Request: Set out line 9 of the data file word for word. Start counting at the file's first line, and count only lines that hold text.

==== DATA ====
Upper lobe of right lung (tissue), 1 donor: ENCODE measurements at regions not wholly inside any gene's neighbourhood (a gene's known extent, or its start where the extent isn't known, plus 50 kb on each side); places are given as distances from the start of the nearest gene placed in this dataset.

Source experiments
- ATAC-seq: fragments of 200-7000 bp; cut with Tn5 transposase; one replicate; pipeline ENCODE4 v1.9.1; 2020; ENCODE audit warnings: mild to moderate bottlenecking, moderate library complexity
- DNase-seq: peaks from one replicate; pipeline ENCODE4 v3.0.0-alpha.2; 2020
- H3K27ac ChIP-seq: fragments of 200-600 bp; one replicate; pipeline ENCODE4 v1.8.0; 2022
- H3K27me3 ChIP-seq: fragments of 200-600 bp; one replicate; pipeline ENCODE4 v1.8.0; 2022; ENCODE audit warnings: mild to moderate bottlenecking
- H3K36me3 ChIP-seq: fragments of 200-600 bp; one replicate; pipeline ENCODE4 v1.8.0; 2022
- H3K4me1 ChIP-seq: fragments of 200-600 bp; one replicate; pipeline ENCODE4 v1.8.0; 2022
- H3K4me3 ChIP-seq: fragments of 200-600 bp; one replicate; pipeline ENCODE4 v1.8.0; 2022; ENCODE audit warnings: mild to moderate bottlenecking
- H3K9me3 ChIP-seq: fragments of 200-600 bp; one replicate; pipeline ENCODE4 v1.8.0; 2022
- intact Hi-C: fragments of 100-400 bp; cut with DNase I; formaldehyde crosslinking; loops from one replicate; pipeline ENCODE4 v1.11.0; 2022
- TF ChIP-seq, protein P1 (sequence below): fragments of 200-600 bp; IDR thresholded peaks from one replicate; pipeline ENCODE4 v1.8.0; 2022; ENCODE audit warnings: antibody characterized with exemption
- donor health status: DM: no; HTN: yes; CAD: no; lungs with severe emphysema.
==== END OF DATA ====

- H3K4me3 ChIP-seq: fragments of 200-600 bp; one replicate; pipeline ENCODE4 v1.8.0; 2022; ENCODE audit warnings: mild to moderate bottlenecking